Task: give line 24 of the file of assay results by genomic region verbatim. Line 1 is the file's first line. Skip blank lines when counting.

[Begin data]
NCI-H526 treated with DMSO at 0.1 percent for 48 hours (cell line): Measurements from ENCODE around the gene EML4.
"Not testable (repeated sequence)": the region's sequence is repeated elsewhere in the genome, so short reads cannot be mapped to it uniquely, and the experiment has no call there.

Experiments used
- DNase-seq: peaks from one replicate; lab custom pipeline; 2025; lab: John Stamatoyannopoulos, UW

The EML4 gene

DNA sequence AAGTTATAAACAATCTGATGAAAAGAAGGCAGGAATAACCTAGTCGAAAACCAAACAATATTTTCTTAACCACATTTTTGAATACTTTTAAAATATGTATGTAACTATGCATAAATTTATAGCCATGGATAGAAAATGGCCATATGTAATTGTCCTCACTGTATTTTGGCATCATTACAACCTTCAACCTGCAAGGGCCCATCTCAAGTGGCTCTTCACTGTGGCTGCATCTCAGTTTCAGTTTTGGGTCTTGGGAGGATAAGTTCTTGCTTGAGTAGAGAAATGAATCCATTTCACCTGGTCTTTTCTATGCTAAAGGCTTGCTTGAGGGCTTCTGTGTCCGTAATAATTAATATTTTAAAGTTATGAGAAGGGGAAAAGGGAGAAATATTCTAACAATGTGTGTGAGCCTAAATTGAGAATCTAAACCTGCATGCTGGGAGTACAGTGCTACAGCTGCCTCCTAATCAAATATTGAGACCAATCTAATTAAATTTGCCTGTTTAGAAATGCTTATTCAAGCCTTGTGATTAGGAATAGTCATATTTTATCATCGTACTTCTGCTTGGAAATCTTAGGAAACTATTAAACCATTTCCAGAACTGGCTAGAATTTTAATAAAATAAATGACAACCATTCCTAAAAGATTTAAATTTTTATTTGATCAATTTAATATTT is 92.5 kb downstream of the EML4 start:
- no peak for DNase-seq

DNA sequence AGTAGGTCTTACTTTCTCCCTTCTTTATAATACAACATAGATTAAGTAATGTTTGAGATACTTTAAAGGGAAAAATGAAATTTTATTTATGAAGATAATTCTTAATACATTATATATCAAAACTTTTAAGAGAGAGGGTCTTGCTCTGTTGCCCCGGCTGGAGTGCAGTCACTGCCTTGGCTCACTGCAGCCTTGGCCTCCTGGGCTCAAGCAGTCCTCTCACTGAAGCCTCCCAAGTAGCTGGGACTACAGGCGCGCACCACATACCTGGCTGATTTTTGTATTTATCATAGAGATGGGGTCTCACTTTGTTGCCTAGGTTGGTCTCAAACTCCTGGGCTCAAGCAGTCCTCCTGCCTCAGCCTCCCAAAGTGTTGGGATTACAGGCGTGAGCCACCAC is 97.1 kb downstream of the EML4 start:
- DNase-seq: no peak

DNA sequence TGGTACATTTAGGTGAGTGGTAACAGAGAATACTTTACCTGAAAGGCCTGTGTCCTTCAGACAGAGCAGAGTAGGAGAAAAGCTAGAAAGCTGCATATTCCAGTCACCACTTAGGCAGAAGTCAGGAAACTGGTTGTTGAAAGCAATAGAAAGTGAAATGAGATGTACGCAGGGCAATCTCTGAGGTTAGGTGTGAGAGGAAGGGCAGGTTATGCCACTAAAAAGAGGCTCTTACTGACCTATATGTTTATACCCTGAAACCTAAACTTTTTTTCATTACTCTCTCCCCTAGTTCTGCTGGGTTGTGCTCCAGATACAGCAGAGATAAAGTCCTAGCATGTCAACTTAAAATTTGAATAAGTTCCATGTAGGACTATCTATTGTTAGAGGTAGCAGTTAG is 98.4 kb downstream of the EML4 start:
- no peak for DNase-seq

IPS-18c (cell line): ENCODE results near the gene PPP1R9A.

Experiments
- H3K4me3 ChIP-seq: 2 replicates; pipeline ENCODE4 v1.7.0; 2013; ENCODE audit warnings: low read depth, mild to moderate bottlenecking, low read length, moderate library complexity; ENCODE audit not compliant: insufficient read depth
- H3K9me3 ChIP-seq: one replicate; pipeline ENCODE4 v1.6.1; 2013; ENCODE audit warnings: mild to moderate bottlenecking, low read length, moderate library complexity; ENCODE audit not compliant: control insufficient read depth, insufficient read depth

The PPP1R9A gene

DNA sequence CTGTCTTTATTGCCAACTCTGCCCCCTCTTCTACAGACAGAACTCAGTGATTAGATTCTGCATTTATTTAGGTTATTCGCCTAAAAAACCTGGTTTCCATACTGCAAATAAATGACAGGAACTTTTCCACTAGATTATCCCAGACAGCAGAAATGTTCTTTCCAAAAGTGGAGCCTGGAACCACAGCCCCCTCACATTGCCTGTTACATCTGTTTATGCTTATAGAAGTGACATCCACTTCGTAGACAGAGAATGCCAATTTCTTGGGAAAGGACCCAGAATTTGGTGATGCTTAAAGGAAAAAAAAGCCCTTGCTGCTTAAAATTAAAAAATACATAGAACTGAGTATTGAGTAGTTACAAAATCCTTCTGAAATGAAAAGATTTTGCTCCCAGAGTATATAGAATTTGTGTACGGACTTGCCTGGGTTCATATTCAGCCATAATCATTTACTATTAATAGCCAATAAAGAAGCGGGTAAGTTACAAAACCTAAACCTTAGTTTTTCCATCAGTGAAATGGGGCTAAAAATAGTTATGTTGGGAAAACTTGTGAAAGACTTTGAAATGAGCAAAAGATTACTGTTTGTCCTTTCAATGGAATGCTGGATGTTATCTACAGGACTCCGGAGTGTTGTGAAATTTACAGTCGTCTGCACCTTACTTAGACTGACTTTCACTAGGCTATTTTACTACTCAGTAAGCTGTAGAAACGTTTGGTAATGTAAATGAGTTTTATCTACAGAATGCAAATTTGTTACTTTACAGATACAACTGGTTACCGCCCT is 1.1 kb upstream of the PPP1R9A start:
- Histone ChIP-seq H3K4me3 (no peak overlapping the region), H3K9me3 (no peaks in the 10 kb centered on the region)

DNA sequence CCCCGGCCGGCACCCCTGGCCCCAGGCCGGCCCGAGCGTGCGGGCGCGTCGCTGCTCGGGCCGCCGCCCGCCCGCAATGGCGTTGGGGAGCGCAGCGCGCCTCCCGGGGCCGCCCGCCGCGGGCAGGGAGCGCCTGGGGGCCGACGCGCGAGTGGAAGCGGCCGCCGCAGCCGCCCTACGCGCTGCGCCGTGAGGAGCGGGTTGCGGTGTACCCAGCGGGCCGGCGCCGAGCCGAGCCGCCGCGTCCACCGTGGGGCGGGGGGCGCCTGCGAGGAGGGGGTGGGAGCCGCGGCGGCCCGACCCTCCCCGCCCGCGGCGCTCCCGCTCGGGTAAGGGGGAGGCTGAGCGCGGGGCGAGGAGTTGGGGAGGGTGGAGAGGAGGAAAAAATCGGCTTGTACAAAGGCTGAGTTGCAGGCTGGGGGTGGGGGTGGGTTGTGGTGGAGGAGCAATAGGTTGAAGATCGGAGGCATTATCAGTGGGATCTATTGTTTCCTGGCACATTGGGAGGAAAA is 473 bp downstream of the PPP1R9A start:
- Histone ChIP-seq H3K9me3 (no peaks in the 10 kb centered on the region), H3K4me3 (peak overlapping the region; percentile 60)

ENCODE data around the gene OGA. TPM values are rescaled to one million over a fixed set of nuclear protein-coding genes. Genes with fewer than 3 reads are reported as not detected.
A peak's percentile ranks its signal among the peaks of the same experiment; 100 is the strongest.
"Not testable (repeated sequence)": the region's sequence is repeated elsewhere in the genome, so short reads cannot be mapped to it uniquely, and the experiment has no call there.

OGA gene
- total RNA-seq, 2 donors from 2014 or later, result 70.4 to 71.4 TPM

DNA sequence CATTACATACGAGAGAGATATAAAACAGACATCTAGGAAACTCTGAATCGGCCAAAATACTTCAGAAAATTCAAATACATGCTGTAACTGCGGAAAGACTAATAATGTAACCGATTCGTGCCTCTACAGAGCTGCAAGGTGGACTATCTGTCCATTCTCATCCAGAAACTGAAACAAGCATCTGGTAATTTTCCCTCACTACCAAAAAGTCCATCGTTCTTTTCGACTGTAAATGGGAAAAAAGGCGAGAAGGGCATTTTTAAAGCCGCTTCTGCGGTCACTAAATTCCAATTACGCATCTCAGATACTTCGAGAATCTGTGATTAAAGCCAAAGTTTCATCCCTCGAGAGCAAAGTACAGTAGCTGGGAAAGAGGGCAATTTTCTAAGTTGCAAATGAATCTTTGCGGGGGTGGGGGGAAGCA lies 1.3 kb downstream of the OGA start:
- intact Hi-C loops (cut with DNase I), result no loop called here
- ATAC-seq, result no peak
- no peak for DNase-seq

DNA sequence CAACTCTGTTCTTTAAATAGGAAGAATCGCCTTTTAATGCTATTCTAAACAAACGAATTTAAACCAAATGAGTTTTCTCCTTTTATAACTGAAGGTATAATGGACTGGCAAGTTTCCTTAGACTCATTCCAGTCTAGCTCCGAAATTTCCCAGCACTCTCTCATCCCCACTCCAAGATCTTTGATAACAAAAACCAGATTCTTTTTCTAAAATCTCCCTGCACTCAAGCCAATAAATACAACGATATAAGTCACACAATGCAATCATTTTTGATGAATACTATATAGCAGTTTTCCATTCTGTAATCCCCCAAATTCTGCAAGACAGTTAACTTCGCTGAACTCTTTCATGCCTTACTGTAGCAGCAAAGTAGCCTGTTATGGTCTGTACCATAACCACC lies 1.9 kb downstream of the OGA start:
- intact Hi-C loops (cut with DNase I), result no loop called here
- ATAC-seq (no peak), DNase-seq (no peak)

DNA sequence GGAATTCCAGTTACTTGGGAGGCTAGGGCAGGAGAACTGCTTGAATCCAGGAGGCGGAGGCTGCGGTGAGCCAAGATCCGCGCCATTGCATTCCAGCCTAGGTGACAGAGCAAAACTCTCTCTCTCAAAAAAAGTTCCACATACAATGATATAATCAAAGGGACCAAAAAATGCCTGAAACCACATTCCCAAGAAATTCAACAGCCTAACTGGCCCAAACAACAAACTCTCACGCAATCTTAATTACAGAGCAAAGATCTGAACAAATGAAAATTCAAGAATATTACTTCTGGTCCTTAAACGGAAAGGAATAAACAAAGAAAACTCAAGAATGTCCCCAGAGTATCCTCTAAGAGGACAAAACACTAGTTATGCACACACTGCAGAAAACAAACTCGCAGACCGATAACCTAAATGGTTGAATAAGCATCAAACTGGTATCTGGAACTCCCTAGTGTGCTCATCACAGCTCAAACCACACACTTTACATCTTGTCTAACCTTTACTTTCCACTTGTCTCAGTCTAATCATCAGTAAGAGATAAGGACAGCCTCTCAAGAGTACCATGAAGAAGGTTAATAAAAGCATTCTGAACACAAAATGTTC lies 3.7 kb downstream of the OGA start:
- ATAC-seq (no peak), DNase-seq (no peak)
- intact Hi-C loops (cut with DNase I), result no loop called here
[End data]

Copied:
OGA gene